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Re: [PRD] PICK specification

From: Christian de Sainte Marie <csma@ilog.fr>
Date: Tue, 28 Oct 2008 05:30:17 +0100
Message-ID: <49069559.3010706@ilog.fr>
To: Gary Hallmark <gary.hallmark@oracle.com>
CC: RIF WG <public-rif-wg@w3.org>


>From your proposed spec for PICK, I understand that you prefer to define the conflict resolution strategies at a larger grain than what I proposed: assuming that your proposal for "repeatable" accounts for "refraction" (but... see below), your proposal would specify one parametrable, call it "forward chaining profile": apply refraction with or w/o repetition, then select the instances with the highest priority, then select the instances most/least recently in the agenda; whereas I proposed to define the elements (refraction, recency, priority etc) separately, and a simple way to combine them (as a sequence).

Changhai also prefers a limited number of profiles to the more flexible, but more burdensome specification I proposed initially.

If the other PRD people are of the same opinion, that would probably make our job easier. So, *Mark*, *Paul*, *Adrian*, etc, what do you think? This could be an easy resolution to discuss in Orlanda.

However, regarding the repeat/no-repeat part properly said, I think that there is a problem with the specification (or I do not understand your proposal correctly, which is entirely possible).

Gary Hallmark wrote:
> 1. one of the following is true:
>    a. repeatable(rule(ri)) is true and age is the greatest i such that 
> ri is in prior(c, i) and ri is in prior(c, i-1) and ... and ri is in 
> prior(c, 0) and ri != picked(prior(c, i)) and ri != picked(prior(c, 
> i-1)) and ... and ri != picked(prior(c, 1)), or
>    b. repeatable(rule(ri)) is false and age is the greatest i such that 
> ri is in prior(c, i) and ri is in prior(c, i-1) and ... and ri is in 
> prior(c, 0) and rule(ri) != rule(picked(prior(c, i))) and rule(ri) != 
> rule(picked(prior(c, i-1))) and ... and rule(ri) != rule(picked(prior(c, 
> 1))), and

As I read it, this says that, in any configuration, all the fireable instances are in the agenda, and that the "age" of a particular instance is the number of consecutive configurations in a row in which it has been fireable since it has been last fired (if repeatable), or since it or any other instance of the same rule has been fired (not repeatable).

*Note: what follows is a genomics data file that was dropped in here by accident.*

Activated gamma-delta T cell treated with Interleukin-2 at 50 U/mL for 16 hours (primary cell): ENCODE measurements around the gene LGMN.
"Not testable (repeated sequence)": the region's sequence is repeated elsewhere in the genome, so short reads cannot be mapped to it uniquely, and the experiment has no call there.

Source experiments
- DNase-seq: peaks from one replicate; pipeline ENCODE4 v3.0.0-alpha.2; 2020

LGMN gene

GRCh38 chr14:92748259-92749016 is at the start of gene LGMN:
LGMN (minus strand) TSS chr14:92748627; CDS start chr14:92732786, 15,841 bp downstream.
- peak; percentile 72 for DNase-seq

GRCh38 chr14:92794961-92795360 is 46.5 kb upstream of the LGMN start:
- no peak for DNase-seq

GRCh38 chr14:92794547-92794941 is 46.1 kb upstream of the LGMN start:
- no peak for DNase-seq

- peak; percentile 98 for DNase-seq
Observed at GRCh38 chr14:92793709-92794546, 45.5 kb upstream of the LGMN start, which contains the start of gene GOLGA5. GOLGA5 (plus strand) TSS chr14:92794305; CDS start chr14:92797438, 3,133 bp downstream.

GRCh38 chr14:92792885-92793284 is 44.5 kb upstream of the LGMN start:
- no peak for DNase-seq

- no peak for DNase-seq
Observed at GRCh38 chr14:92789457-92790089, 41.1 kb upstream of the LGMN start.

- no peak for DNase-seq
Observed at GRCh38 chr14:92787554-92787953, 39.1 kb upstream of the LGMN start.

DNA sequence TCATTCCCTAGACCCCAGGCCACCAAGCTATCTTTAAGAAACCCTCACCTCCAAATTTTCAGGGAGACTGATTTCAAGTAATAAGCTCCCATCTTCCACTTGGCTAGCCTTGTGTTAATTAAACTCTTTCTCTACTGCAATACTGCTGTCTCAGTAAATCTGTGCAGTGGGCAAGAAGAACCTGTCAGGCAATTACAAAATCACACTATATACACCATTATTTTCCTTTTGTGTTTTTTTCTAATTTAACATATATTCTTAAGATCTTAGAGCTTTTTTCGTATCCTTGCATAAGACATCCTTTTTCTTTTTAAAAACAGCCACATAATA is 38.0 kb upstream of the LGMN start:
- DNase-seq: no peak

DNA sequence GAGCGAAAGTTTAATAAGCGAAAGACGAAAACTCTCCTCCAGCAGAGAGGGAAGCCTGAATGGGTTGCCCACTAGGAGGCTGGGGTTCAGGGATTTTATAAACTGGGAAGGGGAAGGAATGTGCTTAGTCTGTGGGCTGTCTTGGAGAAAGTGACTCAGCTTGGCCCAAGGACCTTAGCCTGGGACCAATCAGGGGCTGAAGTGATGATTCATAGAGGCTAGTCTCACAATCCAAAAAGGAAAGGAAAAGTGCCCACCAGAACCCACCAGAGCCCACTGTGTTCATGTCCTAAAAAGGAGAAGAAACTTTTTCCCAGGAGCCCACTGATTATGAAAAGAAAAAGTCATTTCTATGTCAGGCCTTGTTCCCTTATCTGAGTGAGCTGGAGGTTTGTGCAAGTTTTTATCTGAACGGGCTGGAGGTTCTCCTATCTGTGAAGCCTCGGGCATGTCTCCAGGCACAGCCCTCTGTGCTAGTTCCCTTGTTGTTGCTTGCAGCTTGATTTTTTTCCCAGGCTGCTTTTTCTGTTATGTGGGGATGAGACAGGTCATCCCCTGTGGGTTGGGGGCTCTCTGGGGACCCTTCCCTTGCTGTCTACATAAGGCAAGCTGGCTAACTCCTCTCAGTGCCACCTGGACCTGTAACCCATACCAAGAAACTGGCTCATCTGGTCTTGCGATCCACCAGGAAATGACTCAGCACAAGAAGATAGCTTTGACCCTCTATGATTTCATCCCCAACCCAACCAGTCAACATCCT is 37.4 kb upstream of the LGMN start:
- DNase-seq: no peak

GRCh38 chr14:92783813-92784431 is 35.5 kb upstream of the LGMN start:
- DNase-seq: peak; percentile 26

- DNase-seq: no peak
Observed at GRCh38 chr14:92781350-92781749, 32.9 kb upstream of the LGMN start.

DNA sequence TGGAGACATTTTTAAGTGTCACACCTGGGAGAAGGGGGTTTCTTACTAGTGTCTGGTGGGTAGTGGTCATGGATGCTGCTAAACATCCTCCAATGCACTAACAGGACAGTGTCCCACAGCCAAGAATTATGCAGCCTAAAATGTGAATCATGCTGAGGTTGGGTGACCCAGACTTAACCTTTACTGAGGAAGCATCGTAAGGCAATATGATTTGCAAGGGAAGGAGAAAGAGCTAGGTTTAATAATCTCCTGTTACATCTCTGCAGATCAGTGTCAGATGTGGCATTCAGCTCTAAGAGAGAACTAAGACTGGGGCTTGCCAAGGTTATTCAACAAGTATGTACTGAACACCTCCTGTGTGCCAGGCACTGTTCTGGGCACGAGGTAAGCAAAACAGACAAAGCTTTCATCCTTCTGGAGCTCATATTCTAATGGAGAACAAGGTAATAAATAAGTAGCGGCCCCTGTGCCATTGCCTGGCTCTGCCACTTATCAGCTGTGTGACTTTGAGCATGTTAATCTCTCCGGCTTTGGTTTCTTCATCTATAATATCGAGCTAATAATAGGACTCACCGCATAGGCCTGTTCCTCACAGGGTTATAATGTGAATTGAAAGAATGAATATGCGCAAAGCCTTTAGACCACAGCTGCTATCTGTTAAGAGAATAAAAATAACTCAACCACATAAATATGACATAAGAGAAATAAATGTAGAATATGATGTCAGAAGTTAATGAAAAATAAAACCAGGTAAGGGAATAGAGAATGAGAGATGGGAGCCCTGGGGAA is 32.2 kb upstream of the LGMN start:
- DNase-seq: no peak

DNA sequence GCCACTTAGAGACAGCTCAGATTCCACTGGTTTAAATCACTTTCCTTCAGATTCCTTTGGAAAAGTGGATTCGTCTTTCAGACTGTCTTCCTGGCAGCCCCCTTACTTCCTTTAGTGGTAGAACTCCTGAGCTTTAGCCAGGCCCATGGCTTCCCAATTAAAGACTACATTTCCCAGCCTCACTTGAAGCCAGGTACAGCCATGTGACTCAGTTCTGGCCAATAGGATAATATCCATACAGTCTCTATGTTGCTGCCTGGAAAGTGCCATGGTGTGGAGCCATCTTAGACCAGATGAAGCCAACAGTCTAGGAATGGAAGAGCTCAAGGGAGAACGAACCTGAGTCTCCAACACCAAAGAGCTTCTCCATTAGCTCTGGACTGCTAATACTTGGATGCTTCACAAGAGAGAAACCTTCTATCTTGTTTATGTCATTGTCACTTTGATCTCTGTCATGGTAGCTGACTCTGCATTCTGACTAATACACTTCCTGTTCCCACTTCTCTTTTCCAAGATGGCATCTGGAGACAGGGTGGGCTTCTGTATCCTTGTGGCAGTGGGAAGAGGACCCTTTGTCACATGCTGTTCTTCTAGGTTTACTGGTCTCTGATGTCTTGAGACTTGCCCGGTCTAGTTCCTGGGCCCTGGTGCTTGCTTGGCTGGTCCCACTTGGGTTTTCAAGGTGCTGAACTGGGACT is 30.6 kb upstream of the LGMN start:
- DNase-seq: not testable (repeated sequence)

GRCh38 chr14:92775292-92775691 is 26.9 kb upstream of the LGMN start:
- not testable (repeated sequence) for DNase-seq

But, then, a rule that was just fired in c-1 and that is again fireable in c will be in the agenda with age 0, whether repeatable or not. For instance, if there is only one rule
R1: if P(?x) then print(?x)

and 2 facts: P(A) and P(B)

If R is repeatable and your strategy is most recent first, you will have:
A A A A A A .... or B B B B B ... depending on which is fired first
and if you have least recent first, you will have:
A B A B A... or B A B A B ... depending on which is fired first

And if R is not repeatable, you will have a random sequence of A and B printed.

I am pretty sure that this is not what you intended: did I get something wrong, or is, indeed, the proposed specification flawed?

In a subsequent email, you say that the behaviour for repeatable rules is the same as ILOG's refraction. That would be, as in the specification that I proposed back before the FPWD, that a rule instance that has been fired is *not* in the agenda if it has been fireable ever since (that is, if its age is the number of configurations that were traversed since it has been fired). Is that what you meant?

Btw, the specification I proposed back before FPWD correctly accounts for ILOG's version of refraction: the example that you provided as proof that it did not work is, really, about what Changhai calls "repeatability" (and I wonder if we may not eventually find out that it is the same repeatability as yours :-)

The example was:

If ?employe(hasSalary->?x) and ?x < 1000 then increase salary by 10%

and there is one fact: John(hasSalary->100)

According to the version of refraction that I proposed (under the misnommer "no-repeat"), the rule would fire again and again until John's salary has been increased to more than 1000 (since ?x binds to a new value in each new configuration). This is obviously not the intended behaviour.

But consider the similar rule:

If ?car(speed->?x and ?x < 200 then increase ?x by 10%

and there is one fact: MyRacingCar(speed->100)

In that case, the intended behaviour is, indeed, that the speed of MyRacingCar is increased until it passes 200!

The difference is not in refraction, which has no role here since ?x binds to different values in each configuration, in both cases, but whether or not the rule is repeatable: in the case of John's salary, the rule is meant to be non repeatable; in the case of MyRacingCar, it is meant to be repeatable.

Notice that in the example of R1, above, refraction would make the printed result be
A B or B A depending on which fires first, and repeatability has no role (since refraction does the trick).

We wil ldiscuss this in Orlando.


Received on Tuesday, 28 October 2008 04:31:15 UTC

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